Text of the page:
Following a close call with cancer, Sandra Reekie discovered the joys and freedom of solo travel. Here's the story of how she travelled alone across India...
"You will never see a sky as beautiful as the sun rising over the Himalayas from Darjeeling,” my father said with an unaccustomed hint of nostalgia in his voice. I was five years old and we were sitting atop a hill watching the sun go down over the Essex town where we lived.
From that exact moment, I longed to see that sunrise for myself and visit Agra, where my grandfather was stationed with the army when dad was born. But it took me a while.
50 years later, my daughter and I travelled independently to India, and we did indeed see that sunrise and Agra. A nine-week trip with my daughter made me realise that it was possible to find your own hotels, discover what’s down that small and interesting-looking road the tour guide walks you past and, most importantly of all, learn just how incredibly friendly and kind people are to a stranger. The travel bug had bitten hard.
The following year I had a close call with cancer and, when I didn’t die within the predicted year, I resolved to go back to India. No one would or could come with me so, pig-headedly, I said I’d go on my own.
It was an easy thing to say, but could I really go alone? After I’d said goodbye to my husband at Heathrow, I went into the ladies and sobbed. What was I doing?
I had never travelled on my own. When we went abroad on holiday, I had never even used the foreign currency. I was petrified. So I had cheated a little and booked the first 10 days with a small group adventure travel company to help me get over my initial nerves. We spent those first 10 days travelling to Kochi, Mysore and Ootacamund, then I said "Goodbye" and headed alone for the railway station in Bangalore to catch the overnight train to Hampi.
This fascinating historical site, set in a strange and beautiful, boulder-strewn landscape, was the perfect place for me to explore for the first time completely on my own. Each day, my confidence grew and with it my sense of awareness and safety. What was I doing? Was it respectful? A deserted restaurant was probably not as safe as a full one.
I learned to trust my gut feeling when it came to judging people. I found that all these long-buried skills, which we all possess, were slowly getting stronger. Before I left there, I’d even found myself in a Bollywood movie.
I needed to travel north, but I wanted to see Panaji, the capital of Goa, and for the first time caught an overnight bus. Imagine a double decker painted bright yellow, with homemade reclining seats. I was allocated a window seat that reclined so far back my feet were above my head.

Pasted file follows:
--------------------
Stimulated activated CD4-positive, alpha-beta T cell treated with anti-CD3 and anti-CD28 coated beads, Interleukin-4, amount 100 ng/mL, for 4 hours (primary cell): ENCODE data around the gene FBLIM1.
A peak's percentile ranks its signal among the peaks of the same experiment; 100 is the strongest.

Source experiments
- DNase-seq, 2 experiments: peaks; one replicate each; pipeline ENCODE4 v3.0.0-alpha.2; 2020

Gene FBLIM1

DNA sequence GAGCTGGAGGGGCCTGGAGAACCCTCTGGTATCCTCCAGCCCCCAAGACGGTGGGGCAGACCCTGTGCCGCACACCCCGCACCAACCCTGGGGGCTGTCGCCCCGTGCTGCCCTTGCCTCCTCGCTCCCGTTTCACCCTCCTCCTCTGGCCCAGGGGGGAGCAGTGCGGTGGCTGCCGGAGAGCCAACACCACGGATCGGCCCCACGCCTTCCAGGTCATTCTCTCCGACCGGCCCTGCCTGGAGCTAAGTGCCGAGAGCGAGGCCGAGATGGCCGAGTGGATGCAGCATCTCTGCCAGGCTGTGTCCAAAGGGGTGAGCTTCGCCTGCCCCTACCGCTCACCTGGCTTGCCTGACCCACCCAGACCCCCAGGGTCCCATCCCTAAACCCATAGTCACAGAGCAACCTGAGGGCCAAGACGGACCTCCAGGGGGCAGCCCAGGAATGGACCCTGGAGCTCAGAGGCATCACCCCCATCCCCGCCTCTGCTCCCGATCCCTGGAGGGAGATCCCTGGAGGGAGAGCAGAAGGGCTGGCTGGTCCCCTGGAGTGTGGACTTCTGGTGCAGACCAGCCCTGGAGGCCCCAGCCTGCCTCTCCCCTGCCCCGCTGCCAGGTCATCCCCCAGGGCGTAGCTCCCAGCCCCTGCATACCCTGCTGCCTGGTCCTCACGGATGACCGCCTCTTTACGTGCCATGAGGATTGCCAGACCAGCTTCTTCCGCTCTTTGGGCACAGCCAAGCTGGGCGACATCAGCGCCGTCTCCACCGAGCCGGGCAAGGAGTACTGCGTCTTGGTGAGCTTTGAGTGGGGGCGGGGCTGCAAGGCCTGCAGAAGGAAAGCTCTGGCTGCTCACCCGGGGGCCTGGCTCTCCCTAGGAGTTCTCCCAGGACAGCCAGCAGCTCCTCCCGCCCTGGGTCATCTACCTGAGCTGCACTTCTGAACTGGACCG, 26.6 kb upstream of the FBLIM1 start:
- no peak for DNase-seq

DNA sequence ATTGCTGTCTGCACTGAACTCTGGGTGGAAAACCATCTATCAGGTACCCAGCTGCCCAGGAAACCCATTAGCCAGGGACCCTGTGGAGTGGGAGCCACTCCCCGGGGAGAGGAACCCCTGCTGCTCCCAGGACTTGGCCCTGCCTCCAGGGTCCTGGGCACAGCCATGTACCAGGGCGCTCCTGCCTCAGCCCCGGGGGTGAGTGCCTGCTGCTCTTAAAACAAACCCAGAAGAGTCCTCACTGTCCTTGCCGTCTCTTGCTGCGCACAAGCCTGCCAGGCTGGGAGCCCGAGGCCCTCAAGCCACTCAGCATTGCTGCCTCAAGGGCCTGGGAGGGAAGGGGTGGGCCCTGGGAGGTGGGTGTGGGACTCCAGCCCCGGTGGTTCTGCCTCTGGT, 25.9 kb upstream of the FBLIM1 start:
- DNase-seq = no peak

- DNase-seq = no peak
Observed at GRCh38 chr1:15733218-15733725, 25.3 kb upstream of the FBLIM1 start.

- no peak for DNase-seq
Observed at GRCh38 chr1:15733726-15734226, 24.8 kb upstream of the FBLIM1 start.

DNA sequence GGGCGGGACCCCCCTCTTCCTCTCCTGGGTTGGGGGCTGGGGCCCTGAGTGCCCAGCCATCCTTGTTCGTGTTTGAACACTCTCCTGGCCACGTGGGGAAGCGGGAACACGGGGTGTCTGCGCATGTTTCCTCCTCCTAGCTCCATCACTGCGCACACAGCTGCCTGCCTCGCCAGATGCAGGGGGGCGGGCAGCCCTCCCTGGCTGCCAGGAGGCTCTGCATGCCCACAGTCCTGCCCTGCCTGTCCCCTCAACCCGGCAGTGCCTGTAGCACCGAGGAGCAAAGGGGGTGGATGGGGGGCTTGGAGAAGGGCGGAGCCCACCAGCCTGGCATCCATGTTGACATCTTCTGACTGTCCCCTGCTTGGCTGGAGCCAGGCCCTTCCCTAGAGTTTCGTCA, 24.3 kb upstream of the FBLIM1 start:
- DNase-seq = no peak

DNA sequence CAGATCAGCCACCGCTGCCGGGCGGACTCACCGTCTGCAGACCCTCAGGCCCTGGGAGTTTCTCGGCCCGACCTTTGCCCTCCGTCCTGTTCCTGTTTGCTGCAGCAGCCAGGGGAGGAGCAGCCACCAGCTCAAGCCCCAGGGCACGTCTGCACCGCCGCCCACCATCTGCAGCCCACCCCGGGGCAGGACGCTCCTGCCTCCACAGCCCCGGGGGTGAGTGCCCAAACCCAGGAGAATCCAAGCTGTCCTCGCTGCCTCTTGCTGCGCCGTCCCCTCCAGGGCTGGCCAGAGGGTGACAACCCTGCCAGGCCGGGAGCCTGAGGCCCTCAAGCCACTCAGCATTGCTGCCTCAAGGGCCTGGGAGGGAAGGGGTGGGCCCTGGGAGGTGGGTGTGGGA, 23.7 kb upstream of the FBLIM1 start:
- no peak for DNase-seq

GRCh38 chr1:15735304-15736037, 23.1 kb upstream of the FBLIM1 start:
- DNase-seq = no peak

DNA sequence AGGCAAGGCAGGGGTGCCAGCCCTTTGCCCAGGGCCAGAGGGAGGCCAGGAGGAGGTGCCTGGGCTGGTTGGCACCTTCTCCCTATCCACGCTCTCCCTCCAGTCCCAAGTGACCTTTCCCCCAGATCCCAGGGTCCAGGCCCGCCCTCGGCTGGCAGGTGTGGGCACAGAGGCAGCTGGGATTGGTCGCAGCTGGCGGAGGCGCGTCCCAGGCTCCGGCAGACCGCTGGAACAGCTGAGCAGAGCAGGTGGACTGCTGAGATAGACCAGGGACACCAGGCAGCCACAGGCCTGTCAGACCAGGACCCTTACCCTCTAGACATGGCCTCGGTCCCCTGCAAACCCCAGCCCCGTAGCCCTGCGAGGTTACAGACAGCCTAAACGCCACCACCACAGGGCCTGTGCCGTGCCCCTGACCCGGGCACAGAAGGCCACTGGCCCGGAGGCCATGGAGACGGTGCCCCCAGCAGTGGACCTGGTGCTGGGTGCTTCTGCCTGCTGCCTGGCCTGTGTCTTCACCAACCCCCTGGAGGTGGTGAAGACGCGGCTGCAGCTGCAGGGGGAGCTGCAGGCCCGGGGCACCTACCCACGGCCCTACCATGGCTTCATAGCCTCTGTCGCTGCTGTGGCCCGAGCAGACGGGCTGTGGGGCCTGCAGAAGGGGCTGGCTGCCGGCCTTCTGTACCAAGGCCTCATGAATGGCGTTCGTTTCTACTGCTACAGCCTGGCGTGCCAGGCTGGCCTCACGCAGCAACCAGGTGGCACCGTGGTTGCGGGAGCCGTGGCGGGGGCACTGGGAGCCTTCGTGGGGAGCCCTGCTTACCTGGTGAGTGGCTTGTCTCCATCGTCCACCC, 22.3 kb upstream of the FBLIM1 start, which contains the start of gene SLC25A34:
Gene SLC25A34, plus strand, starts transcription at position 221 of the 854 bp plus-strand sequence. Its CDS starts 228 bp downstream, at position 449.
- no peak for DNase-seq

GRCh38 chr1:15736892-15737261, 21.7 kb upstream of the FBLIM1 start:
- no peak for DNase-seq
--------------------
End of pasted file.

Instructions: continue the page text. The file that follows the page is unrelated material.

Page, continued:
As we rattled our way along the bumpy Indian roads in the pitch black, any ‘comfort’ stops were made at the side of the road and each time at least one person came back with cuts and grazes, having fallen down a ditch. But we made it to Goa.
Those who had the top deck fared best, as most were enjoying some ‘happy baccy’.
From Goa, I found my way by bus, train, taxi and rickshaw to the ancient caves at Ellora and also to those at Ajanta. At the Ajanta Caves I was adopted by a taxi driver who decided that, as I was older than his mother, I needed looking after.
I suspiciously thought he just wanted to overcharge me for each ride, but how wrong I was. It was another lesson learned: to trust my own judgement and not go by the alarmist stories you hear. I was so proud of myself.
I had not only achieved my first trip alone, but had managed all my travel arrangements, even come to grips with the bureaucratic purchasing of train tickets and, finally, with just two days before my return flight, made it to Mumbai, arriving in the early hours at that wonderful carved stone-and-marble railway station six weeks after setting out. I felt great.
I subsequently returned to India on several occasions, sometimes alone, sometimes not. I also travelled along the Silk Road. Starting in Istanbul, I crossed Turkey, Syria, Iran and Turkmenistan with its bizarre capital, Ashgabat, then travelled on to Uzbekistan, Tajikistan and China, where I visited the largest Silk Road market in the world at Kashgar, before crossing into Pakistan at the highest paved border crossing in the world.
I made many friends along the way. Sometimes I joined up with people who were going my way for a few days or a week or two, such as the young man with whom I shared the hire of a car to cross the Pamir Mountains.
I have wonderful memories of many people: the Sikh man who, without my knowing, kept an eye on me during a three-hour wait at an Indian railway station and who, when I nearly boarded the wrong train, gently took my arm and shook his head; the lady on a bus journey in Iran who planted a large bag of sweets on my lap; and the student in Syria who waited 20 minutes with me to ensure I caught the right bus and that the driver knew where to let me off. I have a well of such memories.
In northern Pakistan, I met a young jeep driver. The following year, I returned to live with his extended family for a month, teaching at the local school, before taking two months to travel through every valley between Afghanistan and Kashmir. We all know old sayings like, ‘Life isn’t a rehearsal,’ and looking back I now realise that whenever I made myself do something that scared me, it always turned out to be the best experience ever.
Travelling alone is one of them. I can’t deny it can be lonely, but travelling with the wrong person is far, far worse. After years of being a daughter, wife, mother and granny, I am now me. If people aren’t going my way, I know I can happily go on my own.
At 73, I must confess that it’s time to retire my beloved rucksack and get something on wheels, but so long as I have a good guidebook and a water heater to make a cup of coffee, there’s nothing that can stop me.
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